Collagen is found in bone broth, and more importantly, in the skin of the fish– which Koreans eat wholly. Almost three times a day!
Obviously, it doesn’t take a genius to figure out that what we put into our body directly translates to how we look and feel. Still, I do think that most of us either like to conveniently forget, or underestimate just how much of what we ingest, translates to our skin. If we took a second to trace some of our most frustrating skin and hair problems to their roots, we would find ourselves circling back to our stomachs and liver, two of our most stressed out, hung over organs. And we would also see, that whether it’s inflammation or fatigue, something probably was a bit off at the cellular level.
Despite religiously yet unknowingly practicing this korean skincare “diet,” however — I didn’t always put two and two together. I always ignored the immediate linkage of pizza date-nights to morning after pimples, and focused more on purchasing eye-creams here, moisturizers and toners there.
Though I admit, I was terrible at making a daily habit of those expensive products. But because I was regularly eating Korean food, my skin was more than fine — I was still receiving undeserving compliments and questions on my Korean skincare secrets.
The crystallization of just how important nutrition was to my skin, and the role it played in its appearance however, actually only occurred to me in my early twenties, when I got severely burned from scalding hot oil. Instantly studded with blood blisters up and down both of my arms, I couldn’t leave the house in daylight for weeks. I had to turn to silicone patches, topical creams, litres of bio oil, mederma, and prescription ointments to ensure that my skin would heal without much scarring– but saw little to no effect.
When almost nothing worked, I decided to take to the internet’s advice and started taking 20-30g of collagen daily for its regenerative and healing benefits. And despite hating the taste of it, I stuck to it daily. After about 3-4 weeks, I started noticing a dramatic change — my blister-turned scabs were starting to disappear. But the differences I noticed were not just on my arms, but in my face and hair. My eyelashes, brows and hair got so much thicker, and my skin no longer just looked great — it looked “photoshopped,” “glowy,” and “as soft as a baby’s bottom.” Even my number one skin curses, dry skin and enlarged pores, seemed to have disappeared without even my knowing, over the course of my collagen regimen.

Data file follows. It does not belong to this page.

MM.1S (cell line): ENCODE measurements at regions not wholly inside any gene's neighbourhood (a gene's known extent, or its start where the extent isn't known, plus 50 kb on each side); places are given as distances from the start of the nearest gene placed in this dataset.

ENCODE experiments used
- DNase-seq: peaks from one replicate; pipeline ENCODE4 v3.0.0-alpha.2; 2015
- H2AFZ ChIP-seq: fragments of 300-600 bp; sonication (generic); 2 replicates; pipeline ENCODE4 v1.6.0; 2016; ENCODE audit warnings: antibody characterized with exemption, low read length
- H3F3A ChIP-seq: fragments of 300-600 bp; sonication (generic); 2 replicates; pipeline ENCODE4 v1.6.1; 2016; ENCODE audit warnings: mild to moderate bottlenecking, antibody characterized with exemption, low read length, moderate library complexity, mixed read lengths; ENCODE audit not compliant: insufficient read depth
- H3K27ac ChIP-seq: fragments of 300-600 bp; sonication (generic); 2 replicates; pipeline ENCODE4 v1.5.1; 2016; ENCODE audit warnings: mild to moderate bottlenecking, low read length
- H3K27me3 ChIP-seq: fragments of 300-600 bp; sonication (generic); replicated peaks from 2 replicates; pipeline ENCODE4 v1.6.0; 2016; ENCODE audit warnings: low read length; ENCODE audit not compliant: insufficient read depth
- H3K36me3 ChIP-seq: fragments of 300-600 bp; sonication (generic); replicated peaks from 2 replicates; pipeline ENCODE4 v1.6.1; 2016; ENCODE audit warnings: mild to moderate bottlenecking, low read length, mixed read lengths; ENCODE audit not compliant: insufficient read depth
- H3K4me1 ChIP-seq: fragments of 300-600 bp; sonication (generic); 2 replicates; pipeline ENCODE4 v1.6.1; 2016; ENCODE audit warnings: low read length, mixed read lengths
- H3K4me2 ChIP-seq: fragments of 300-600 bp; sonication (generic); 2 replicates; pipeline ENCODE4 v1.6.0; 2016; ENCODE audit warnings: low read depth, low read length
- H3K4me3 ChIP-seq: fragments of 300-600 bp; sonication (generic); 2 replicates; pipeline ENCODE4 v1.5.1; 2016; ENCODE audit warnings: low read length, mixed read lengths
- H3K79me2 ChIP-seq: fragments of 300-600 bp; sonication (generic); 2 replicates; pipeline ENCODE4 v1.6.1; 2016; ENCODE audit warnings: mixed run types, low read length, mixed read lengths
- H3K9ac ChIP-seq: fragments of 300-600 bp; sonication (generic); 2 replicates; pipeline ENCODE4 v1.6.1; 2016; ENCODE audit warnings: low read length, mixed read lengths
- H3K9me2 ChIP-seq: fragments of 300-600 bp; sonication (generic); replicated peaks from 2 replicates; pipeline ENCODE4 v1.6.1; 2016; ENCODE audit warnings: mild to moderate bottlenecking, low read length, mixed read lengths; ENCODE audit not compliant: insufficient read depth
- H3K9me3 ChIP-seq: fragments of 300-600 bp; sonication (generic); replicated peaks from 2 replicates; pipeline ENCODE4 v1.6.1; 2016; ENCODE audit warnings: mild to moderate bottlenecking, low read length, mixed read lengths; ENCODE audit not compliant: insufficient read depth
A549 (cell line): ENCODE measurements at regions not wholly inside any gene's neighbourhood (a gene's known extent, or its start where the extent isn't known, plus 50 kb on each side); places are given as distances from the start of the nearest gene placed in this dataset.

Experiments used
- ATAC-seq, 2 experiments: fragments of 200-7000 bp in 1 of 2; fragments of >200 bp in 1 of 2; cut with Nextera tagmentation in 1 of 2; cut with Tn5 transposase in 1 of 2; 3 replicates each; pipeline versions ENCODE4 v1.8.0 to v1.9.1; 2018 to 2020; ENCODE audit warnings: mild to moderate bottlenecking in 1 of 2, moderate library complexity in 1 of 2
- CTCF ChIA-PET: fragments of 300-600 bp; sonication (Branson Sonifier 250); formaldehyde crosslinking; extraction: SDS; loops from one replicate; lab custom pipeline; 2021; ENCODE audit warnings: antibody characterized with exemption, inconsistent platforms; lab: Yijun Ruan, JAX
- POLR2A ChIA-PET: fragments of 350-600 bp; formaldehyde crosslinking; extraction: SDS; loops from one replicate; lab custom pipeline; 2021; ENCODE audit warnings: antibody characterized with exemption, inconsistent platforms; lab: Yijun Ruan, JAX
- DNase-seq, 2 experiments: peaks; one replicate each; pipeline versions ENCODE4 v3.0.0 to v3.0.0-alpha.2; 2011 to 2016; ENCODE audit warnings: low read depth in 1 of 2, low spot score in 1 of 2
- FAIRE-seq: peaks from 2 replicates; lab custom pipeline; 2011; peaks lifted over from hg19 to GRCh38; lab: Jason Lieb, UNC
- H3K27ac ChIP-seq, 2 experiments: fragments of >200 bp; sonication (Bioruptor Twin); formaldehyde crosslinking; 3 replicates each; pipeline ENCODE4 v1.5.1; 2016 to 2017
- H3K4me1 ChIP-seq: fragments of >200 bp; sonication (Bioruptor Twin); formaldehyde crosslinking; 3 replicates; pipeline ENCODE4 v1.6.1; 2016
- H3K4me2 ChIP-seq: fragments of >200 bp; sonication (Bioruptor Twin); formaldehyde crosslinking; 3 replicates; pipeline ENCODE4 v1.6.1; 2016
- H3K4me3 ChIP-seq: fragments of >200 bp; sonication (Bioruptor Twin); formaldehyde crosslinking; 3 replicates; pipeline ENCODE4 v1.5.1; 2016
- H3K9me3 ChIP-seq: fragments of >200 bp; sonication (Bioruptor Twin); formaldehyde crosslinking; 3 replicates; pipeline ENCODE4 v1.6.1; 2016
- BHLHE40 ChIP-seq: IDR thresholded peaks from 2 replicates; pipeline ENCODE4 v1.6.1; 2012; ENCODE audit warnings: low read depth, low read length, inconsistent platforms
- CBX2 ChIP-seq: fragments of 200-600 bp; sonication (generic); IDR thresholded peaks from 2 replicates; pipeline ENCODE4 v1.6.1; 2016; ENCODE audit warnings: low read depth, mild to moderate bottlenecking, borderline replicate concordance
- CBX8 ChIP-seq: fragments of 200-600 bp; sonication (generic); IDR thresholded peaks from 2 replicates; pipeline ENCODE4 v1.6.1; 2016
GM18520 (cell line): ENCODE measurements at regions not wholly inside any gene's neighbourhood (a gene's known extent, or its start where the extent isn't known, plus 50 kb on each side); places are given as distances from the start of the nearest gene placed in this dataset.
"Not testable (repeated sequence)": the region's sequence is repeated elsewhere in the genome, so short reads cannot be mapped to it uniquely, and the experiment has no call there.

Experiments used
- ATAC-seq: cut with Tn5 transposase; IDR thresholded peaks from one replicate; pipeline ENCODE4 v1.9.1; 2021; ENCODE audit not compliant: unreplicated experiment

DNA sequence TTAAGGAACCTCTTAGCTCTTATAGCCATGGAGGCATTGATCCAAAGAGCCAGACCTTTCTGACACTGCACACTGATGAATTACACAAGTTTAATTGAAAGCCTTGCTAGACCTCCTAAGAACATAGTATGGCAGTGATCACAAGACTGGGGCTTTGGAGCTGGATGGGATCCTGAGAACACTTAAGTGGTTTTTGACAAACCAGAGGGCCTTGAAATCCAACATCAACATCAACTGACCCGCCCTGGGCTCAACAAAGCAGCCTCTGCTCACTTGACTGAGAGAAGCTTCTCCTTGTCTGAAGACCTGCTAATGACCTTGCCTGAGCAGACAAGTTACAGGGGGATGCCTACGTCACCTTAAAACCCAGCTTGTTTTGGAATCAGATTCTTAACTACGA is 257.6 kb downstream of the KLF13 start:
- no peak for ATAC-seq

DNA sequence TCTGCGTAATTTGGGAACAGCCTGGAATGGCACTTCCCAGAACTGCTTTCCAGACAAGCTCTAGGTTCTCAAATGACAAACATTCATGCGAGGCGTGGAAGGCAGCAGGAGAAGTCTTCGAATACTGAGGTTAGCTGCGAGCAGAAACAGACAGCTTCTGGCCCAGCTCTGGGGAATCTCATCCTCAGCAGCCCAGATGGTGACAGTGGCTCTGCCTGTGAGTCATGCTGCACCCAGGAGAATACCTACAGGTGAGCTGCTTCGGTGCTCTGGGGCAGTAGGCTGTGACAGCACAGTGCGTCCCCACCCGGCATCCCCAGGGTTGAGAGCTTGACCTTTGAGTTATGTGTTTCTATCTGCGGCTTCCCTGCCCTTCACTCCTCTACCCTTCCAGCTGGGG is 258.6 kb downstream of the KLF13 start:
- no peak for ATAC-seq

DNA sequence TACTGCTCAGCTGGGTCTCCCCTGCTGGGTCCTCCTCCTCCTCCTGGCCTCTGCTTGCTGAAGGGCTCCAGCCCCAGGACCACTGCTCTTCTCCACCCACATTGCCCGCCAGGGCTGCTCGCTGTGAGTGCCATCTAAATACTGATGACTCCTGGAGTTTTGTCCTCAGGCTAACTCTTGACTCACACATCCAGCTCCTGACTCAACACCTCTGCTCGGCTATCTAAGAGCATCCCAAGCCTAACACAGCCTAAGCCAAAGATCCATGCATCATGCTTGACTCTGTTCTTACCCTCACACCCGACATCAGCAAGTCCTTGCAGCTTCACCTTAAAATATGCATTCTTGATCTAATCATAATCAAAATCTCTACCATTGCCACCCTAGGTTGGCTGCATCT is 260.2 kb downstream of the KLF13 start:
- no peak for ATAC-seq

And that was when it hit me. I had been falsely attributing my Korean skin to the here-and-there usage of certain products, when it had not so much to do with that. It was what I had been eating and consuming, that allowed for my skin to maintain its youthfulness and protected it from the wear and tear of life.
Our moms were right all along — when it comes to skincare, it really is what’s underneath, and inside, that counts.
Originally published in WMag.com
Sally is the founder of an ingestible skincare brand, Crushed Tonic.